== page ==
Susan Gray spoke of the use of proceeds financing and the impact they have on the environment. A green use of proceeds bonds means that whatever is accumulated due to these bonds goes into related or unrelated green projects. The proceeds end up in a sub-portfolio and are tracked by the issuer. They can then be invested in projects that promote sustainability for our planet. At S&P Global, companies can engage with sustainable finance and specialist credit analysts to receive an overview of their performance and how to improve it. This gives the company a chance to articulate its strategies and provide an easier transition towards sustainability in the future.
Now, to put all these incentives into action requires skilled execution. Egerman revisited his experience at Walmart and told us that what helped meet sustainability terms was that they had dedicated resources to aid the treasury team. Creating a framework to track proceeds properly required a good amount of teamwork internally throughout the organization. The whole organization has to be involved with the process of moving towards sustainable financing, not just the finance teams. It is crucial to have a clear strategic direction when a company aims to meet such goals. That is what allowed Walmart to come to the forefront of the race.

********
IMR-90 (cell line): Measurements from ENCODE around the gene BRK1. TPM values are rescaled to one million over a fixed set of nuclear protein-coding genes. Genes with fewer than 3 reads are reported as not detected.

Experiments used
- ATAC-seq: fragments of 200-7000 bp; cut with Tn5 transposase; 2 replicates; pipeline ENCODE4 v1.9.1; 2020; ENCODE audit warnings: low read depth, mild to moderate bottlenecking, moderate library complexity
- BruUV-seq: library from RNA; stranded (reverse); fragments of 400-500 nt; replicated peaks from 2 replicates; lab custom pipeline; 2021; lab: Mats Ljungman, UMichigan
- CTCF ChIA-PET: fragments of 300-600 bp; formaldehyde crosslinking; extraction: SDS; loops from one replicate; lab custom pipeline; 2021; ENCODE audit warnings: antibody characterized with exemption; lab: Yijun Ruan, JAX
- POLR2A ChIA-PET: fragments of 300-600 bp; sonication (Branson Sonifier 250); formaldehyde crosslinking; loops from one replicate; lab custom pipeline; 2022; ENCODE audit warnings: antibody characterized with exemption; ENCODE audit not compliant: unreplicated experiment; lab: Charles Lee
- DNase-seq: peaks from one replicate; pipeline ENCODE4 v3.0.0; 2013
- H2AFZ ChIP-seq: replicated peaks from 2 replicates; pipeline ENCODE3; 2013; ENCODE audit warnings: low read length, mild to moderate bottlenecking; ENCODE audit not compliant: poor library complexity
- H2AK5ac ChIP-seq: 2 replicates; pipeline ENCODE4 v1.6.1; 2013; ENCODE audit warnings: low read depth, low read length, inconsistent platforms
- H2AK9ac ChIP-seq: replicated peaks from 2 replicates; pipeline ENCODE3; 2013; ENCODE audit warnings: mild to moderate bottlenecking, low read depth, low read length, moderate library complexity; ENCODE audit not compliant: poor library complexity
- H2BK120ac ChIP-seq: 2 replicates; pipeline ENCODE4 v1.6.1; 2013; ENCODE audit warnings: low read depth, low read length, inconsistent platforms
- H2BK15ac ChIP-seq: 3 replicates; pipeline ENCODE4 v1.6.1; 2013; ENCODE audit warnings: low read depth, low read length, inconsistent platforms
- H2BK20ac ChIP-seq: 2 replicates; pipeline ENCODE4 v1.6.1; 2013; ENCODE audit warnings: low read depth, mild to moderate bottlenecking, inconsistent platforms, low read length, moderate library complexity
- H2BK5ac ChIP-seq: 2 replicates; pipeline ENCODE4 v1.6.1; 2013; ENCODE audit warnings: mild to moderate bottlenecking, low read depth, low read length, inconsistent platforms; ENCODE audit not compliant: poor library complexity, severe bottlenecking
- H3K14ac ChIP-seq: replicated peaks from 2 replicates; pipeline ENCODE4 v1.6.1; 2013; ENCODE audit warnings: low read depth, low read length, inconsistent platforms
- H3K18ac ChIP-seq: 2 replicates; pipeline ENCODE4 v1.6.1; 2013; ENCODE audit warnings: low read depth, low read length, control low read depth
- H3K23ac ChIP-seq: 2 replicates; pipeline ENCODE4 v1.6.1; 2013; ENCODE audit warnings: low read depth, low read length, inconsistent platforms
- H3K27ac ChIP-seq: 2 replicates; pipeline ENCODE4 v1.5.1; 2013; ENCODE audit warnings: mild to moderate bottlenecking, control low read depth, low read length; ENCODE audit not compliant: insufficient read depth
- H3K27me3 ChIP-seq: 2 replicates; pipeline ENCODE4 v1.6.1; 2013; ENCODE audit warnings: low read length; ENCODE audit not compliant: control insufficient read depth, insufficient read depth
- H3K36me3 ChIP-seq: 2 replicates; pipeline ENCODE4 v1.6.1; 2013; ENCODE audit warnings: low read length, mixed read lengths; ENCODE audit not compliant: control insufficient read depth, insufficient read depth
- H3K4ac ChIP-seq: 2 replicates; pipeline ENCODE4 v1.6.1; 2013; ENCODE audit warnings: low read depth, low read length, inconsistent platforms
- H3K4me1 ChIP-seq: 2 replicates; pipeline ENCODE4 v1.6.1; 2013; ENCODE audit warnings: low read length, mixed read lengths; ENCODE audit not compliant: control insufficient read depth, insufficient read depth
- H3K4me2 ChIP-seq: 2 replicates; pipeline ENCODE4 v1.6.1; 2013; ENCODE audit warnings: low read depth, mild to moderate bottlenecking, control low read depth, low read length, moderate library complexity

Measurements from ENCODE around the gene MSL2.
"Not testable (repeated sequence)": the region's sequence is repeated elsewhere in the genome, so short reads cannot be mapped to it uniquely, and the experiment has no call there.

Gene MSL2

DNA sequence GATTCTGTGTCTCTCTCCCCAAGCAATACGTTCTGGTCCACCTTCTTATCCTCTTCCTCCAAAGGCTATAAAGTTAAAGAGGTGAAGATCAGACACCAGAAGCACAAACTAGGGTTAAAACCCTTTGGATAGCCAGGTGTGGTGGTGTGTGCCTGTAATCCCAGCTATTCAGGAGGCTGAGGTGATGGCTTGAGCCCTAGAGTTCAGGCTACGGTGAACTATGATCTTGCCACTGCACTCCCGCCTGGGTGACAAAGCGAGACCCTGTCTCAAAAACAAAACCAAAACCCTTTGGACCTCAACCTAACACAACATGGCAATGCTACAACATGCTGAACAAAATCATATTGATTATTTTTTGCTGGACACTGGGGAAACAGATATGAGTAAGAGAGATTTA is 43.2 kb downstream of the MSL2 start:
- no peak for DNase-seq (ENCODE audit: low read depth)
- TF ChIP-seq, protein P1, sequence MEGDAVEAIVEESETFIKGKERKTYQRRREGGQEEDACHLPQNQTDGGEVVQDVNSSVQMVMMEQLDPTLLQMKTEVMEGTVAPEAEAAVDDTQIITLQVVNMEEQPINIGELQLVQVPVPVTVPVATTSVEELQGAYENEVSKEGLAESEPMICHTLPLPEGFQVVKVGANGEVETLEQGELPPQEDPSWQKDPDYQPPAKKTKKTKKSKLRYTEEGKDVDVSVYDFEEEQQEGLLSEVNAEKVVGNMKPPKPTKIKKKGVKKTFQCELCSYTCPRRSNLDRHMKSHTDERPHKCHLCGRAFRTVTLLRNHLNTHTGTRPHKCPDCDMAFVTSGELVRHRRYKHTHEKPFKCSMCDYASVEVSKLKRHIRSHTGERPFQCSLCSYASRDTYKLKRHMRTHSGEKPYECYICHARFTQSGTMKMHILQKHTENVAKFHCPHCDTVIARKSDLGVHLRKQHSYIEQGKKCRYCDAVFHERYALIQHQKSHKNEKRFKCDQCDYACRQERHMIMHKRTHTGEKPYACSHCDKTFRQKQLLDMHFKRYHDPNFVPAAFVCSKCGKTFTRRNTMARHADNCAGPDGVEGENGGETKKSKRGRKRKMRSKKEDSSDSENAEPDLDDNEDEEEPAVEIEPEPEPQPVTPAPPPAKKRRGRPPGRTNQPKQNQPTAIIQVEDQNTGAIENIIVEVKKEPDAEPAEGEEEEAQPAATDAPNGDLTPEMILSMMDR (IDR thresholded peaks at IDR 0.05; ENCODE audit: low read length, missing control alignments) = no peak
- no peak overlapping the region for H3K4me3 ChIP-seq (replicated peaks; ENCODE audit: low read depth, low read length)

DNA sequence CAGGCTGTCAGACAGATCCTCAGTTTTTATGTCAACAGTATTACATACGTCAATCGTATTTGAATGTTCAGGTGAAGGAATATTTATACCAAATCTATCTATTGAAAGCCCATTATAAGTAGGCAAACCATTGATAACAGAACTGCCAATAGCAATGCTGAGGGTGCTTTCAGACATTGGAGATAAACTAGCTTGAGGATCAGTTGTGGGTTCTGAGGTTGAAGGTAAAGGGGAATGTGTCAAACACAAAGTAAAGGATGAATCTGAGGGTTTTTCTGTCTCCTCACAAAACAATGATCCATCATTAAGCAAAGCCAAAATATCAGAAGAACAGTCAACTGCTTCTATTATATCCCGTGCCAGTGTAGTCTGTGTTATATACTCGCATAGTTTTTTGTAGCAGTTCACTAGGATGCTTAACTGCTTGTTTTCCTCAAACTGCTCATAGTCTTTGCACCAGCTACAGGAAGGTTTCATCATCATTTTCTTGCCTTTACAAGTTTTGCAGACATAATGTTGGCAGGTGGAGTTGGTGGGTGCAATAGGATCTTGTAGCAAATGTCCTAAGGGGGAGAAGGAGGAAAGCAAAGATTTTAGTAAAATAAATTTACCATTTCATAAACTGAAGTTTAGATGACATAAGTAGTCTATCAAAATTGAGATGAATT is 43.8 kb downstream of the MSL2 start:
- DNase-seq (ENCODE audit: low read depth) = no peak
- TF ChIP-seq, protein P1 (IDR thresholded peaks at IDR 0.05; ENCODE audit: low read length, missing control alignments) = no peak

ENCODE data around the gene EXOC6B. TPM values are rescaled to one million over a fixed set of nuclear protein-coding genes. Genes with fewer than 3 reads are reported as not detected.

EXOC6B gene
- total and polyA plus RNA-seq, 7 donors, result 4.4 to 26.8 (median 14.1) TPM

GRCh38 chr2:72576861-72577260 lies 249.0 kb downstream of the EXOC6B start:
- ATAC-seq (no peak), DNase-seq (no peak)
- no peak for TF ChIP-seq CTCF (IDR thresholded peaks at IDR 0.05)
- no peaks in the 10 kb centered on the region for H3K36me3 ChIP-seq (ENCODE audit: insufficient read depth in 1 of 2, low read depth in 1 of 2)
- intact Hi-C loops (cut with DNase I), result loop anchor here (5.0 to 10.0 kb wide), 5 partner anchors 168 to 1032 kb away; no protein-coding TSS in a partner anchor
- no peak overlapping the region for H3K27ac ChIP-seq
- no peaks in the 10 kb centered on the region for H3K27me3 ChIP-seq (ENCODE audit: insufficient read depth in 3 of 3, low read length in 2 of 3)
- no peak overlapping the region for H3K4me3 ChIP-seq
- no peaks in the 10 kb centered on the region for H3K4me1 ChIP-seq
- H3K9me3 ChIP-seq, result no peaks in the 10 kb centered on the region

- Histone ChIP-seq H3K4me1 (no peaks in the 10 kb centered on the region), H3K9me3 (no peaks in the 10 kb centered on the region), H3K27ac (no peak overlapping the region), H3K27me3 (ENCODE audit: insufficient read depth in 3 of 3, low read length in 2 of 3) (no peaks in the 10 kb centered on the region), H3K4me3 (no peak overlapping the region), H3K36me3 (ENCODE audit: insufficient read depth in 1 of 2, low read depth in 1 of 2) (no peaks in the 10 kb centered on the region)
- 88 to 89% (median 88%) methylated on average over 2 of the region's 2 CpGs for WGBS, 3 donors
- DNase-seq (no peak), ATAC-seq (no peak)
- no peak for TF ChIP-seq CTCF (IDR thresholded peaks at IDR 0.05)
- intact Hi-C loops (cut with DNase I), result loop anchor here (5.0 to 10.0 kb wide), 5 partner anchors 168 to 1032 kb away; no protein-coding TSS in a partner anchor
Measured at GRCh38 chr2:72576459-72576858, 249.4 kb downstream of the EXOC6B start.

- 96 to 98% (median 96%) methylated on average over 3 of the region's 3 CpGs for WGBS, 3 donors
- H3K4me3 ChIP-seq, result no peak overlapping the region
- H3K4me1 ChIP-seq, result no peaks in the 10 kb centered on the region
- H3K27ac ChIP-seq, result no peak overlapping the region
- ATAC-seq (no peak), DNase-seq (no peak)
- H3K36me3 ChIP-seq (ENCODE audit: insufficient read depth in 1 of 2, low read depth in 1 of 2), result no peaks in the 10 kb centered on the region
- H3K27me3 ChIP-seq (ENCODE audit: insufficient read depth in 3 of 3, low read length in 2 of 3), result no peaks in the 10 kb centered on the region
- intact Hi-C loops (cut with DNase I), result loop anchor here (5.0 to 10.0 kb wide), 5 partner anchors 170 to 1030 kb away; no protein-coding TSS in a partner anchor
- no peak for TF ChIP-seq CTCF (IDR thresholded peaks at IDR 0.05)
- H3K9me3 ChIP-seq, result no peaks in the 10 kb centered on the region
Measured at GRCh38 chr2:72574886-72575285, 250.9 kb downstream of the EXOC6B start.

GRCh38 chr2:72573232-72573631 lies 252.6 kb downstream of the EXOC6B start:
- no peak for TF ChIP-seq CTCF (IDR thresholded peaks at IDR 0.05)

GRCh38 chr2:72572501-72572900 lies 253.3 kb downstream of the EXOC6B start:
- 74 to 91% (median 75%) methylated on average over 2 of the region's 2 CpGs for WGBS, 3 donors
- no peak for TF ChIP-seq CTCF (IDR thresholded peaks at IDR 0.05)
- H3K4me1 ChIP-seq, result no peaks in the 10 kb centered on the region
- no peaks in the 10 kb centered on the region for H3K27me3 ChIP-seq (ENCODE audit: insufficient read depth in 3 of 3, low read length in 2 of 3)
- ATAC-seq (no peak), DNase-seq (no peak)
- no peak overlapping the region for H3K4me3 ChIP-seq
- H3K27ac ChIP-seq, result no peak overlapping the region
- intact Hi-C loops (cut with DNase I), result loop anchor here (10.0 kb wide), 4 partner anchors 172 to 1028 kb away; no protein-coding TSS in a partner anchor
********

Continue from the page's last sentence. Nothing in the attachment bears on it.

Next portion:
Southwire took a completely different approach as a relatively smaller company in comparison to Walmart. They applied existing cashflow revolving credit facilities and turned them into innovative asset-based loans. This went in line with the fact that their lender circle was quite limited. They were able to provide full transparency to their lenders and familiarize them with their sustainability goals for the future. This became possible due to S&P assessments which contributed to Southwire’s differentiation amongst its suppliers and shareholders.
Whatever approach a company adopts towards sustainable financing, it’s better to start early and with adequate team coordination. In many places, a vast amount of ESG data is already present to make the process easier. However, it is still a work in progress. Working with second-party opinion providers gives you an external overview of whether your company is meeting ICMA principles or not. Whatever metrics you decide to track, make sure that you keep a record of them. Provide sustainability reports regularly and be transparent with the people working alongside you. This includes companies that do not want to issue green or social or sustainability bonds. It will make communication with your stakeholders easier and enable them to judge how you’re working towards sustainability.
ESG investors are growing at an accelerated rate in the market. Therefore, at one point or another, companies will have to comply with sustainability standards to meet the requirements of investors and maintain their place in the market.